Cancer centre in HP
The distinction of being the first-ever cancer centre to be attached to any medical college in the country goes to Shimla. The Regional Cancer Centre (RCC) here becomes the 15th such centre which is autonomous or linked to central institutes. Fitted with the latest equipment worth Rs 1.50 crore, it was given the green signal only after a central government team had visited and inspected the infra-structural facilities last December.
The RCC caters to the region and mostly hill areas, where cancer is gradually spreading. Surprisingly there has been a rise in cancer of the uterine cervix among women in the remote areas. This type forms one-third of all cancers and 82 per cent of all gynaecological cancers.
According to Dr Harbans Lal Kapoor, Head of the Department of Radiation Therapy and Oncology, Indira Gandhi Medical College, Shimla, breast cancer is also showing a rising trend among women in cities, but risk factors for women in Western countries are not relevant in the Indian context.
This has also been confirmed by Dr Satish Jain, Chief of Surgery and Oncology-cum-Medical Director, Mohan Dai Cancer Treatment & Research Foundation, Ludhiana, who was here in connection with the All-India Surgeons Conference held recently. Dr Jain has seen a steady rise in breast cancer amongst women, particularly in the cities. Out of 4,000 patients he had treated, 1500 has to get the breast removed through surgery. He says though there is no scientific proof on why breast cancer is common amongst city-bred women but he feels it could be due to change in the lifestyle, lack of exercise, changing food habits and of course, general awareness because of exposure and good literacy rate.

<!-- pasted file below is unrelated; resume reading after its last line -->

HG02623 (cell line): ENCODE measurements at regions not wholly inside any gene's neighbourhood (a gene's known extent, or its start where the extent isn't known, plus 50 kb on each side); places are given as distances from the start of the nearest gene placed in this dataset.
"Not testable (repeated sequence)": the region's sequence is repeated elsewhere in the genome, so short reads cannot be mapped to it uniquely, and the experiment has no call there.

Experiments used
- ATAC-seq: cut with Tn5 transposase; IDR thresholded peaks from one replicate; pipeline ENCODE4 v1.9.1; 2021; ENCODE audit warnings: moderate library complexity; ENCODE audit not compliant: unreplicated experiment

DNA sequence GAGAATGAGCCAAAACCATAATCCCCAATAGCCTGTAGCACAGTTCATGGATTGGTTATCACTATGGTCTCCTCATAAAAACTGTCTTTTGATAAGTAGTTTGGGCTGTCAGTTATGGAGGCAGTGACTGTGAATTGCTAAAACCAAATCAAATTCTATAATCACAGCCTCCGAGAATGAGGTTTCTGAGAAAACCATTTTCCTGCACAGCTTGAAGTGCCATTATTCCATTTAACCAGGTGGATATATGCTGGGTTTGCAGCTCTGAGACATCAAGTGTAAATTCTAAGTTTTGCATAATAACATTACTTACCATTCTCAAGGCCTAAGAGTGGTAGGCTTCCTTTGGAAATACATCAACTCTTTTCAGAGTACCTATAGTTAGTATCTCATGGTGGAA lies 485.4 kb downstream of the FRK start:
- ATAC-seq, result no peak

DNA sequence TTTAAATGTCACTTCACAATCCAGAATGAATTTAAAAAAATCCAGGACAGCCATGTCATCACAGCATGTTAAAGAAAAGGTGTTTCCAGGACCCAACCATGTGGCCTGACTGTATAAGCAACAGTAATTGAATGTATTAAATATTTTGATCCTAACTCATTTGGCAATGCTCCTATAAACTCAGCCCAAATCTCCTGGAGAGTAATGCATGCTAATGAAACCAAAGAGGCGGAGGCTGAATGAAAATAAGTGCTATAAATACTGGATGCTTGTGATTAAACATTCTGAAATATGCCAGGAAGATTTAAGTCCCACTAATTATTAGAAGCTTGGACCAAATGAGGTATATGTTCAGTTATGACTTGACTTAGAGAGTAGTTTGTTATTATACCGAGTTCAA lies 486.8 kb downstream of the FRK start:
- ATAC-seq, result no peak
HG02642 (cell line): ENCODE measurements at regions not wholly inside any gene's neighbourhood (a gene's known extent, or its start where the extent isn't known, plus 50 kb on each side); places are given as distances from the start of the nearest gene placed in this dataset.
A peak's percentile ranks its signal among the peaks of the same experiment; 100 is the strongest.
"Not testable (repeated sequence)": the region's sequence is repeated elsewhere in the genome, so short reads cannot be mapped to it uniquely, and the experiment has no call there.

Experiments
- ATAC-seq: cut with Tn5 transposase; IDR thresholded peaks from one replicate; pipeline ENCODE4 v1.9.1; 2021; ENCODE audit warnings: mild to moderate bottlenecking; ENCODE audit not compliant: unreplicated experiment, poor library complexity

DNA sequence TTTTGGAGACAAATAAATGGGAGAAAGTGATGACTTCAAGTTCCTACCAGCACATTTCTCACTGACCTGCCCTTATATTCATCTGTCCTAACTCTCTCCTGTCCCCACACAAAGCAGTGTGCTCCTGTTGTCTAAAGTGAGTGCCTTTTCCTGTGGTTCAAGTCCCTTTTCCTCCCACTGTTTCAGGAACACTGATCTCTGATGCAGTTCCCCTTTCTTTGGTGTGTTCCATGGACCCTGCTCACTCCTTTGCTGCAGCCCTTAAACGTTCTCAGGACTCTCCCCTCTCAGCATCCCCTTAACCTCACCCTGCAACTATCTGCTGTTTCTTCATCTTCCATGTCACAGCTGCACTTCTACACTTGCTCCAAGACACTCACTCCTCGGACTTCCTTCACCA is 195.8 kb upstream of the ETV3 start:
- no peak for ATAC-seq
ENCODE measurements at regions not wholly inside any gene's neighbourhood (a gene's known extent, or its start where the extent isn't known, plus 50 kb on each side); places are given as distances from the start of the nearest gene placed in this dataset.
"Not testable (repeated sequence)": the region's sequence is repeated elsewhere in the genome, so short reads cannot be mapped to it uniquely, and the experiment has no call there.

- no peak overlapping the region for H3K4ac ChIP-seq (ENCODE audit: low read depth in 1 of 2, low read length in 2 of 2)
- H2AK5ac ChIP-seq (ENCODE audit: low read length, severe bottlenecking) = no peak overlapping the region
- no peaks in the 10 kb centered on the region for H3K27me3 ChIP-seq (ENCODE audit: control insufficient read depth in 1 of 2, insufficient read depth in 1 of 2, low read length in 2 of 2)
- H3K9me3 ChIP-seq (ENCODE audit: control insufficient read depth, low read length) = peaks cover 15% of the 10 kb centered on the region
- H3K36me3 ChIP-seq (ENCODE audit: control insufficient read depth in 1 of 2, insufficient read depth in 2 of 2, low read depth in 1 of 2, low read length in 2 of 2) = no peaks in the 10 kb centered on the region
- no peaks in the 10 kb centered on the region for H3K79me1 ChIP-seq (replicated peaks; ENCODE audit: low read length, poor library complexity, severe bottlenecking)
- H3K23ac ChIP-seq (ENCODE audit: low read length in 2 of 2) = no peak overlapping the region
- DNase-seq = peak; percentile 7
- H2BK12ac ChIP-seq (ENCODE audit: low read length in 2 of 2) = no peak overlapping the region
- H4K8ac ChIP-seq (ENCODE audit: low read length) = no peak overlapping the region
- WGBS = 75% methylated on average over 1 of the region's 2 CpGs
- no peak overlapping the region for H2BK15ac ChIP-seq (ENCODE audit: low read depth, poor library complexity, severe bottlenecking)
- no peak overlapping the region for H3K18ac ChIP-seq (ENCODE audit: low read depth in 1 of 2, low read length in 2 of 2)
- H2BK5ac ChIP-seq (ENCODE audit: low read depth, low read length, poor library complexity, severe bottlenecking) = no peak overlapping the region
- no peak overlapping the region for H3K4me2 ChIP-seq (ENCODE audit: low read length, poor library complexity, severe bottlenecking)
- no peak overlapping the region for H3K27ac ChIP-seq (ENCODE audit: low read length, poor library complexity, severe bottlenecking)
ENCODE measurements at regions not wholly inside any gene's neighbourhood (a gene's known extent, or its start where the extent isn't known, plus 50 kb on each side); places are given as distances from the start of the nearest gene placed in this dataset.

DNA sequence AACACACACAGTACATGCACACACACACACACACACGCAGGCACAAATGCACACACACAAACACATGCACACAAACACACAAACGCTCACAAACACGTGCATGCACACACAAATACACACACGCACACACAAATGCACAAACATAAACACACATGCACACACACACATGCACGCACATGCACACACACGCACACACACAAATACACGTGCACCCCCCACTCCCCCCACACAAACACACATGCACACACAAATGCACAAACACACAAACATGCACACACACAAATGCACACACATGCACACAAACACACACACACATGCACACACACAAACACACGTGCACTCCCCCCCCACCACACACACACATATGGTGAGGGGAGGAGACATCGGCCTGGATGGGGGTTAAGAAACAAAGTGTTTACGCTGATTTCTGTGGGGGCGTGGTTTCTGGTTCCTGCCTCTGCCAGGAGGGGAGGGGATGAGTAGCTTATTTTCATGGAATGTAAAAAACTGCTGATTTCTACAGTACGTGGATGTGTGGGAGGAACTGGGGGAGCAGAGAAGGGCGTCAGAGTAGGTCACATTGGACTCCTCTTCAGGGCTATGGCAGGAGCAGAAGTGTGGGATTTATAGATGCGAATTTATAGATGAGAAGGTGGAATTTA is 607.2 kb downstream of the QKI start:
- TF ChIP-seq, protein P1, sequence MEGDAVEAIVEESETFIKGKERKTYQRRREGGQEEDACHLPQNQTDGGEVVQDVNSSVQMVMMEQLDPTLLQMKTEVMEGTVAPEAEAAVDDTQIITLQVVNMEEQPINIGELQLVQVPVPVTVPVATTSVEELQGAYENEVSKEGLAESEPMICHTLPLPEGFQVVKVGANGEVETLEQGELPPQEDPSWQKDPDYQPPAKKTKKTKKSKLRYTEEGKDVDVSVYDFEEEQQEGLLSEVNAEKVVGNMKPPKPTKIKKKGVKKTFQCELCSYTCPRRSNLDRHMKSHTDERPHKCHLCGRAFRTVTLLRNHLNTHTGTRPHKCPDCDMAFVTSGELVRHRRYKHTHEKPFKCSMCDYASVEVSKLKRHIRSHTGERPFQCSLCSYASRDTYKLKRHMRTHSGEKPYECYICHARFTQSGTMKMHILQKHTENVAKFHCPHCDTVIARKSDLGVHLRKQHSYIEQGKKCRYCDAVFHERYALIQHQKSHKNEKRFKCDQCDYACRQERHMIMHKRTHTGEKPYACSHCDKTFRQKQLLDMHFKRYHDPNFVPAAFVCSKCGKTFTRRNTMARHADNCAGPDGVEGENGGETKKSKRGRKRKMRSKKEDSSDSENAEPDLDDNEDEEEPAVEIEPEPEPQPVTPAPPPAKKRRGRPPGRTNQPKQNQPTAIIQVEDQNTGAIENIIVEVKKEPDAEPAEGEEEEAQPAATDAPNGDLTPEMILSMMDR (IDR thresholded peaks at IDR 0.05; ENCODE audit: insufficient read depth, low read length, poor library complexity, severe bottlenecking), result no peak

Head and neck cancer is highly prevalent as it is related to tobacco and alcohol use common among men because of the cold climate.Dr Kapoor after having analysed more than 10,000 cancer cases and decided to set up facilities in Shimla to fight this dreaded disease.
The RCC offers the maximum number of facilities keeping in view the difficult geographic terrain and long treatment patients have to undergo. This saves them money. Compliance is ensured and also adequate follow-up. Above all, the family economy is not destroyed.
Dr Harbans Lal Kapoor is focusing now on early diagnosis and early treatment. Cancer can be prevented when detected and diagnosed in the early stages. Free counselling and awareness programmes for all districts in the state has been initiated. He is confident of taking this dreaded disease head on.
Dr Kapoor takes time off to guide and serve the Association of Radiation Oncologists of India (North Zone) of which he is president.